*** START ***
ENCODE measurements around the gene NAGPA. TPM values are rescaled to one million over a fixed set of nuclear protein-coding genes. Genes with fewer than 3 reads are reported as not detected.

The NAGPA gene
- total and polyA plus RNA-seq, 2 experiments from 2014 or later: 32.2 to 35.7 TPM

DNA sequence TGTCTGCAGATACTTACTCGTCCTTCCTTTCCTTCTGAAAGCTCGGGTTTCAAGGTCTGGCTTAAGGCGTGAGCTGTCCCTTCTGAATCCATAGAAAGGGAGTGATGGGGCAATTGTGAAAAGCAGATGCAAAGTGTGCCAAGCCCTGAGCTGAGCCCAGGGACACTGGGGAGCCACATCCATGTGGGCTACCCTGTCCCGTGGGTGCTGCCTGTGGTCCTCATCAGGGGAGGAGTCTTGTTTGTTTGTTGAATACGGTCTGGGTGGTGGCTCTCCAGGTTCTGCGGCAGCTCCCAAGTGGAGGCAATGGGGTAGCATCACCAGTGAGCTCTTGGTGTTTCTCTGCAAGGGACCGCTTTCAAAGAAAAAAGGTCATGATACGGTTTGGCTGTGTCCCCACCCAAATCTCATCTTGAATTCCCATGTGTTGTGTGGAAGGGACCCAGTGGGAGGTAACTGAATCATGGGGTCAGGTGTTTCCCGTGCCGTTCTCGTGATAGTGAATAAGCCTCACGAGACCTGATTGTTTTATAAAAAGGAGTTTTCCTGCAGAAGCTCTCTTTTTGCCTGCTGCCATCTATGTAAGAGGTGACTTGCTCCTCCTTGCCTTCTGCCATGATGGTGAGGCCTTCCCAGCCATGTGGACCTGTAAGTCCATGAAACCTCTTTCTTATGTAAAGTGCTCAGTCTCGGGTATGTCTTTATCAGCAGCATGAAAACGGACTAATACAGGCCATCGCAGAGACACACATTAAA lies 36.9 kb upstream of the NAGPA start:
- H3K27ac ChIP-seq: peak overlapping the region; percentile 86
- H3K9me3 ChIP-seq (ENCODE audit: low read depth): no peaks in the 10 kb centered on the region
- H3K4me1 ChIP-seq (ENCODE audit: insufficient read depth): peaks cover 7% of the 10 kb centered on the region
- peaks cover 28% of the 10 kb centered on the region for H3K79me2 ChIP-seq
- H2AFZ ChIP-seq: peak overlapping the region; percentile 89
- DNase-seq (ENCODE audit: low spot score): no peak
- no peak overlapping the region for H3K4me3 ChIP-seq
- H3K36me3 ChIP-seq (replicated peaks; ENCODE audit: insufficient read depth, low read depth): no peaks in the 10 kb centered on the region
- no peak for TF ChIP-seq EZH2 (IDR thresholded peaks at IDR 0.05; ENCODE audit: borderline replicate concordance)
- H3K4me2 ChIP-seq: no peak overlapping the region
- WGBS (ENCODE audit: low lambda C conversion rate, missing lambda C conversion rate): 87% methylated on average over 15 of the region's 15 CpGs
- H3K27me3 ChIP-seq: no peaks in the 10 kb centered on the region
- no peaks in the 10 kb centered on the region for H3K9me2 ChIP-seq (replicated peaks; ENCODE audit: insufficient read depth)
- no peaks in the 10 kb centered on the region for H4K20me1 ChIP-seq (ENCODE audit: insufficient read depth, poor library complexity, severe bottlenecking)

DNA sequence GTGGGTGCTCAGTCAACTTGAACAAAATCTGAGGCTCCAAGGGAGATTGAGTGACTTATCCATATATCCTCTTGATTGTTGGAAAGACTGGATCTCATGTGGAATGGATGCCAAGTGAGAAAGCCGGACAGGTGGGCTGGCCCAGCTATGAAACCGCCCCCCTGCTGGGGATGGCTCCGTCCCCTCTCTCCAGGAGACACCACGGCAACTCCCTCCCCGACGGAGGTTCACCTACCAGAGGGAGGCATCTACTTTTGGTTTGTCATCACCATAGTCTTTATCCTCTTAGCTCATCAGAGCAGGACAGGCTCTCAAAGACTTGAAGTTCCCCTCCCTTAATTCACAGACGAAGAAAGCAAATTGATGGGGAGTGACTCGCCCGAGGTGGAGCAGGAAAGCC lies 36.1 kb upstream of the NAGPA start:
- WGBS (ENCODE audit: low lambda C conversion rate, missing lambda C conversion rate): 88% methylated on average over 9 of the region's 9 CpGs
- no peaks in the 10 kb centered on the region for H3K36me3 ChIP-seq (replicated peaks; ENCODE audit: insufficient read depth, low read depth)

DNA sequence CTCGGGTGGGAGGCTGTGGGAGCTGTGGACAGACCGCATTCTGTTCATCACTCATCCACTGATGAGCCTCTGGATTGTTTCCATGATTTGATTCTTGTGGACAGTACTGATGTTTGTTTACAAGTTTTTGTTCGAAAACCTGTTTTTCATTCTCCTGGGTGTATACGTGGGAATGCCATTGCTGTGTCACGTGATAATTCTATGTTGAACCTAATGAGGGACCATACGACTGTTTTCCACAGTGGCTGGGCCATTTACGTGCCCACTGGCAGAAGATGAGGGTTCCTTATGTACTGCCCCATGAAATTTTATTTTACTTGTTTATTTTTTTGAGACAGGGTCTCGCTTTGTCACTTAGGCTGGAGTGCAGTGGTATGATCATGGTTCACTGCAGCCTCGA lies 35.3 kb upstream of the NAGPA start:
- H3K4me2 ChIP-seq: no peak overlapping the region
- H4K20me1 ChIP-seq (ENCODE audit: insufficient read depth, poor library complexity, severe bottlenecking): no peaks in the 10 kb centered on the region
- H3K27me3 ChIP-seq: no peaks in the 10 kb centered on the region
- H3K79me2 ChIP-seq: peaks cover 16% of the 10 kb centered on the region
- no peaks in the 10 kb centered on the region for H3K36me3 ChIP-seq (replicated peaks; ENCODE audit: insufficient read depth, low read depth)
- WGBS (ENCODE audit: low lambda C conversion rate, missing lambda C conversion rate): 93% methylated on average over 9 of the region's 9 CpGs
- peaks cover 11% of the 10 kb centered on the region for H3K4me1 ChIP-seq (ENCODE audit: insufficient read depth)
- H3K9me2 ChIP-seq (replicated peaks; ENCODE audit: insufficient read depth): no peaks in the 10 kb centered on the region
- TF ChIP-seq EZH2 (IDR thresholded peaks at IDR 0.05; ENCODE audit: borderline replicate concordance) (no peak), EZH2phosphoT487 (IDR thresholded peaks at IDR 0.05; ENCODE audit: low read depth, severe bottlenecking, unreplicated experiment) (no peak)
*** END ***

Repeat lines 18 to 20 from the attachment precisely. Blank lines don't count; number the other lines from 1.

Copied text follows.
- no peaks in the 10 kb centered on the region for H4K20me1 ChIP-seq (ENCODE audit: insufficient read depth, poor library complexity, severe bottlenecking)

DNA sequence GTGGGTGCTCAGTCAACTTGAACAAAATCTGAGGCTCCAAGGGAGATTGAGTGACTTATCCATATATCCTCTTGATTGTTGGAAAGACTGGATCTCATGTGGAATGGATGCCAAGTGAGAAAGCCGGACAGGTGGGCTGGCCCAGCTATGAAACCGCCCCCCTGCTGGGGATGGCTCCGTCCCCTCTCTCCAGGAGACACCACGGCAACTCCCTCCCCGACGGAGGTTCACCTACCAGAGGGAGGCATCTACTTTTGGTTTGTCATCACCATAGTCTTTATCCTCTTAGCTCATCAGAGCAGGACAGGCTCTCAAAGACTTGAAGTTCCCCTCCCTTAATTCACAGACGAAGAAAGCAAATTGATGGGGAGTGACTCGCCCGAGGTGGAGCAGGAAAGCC lies 36.1 kb upstream of the NAGPA start:
- WGBS (ENCODE audit: low lambda C conversion rate, missing lambda C conversion rate): 88% methylated on average over 9 of the region's 9 CpGs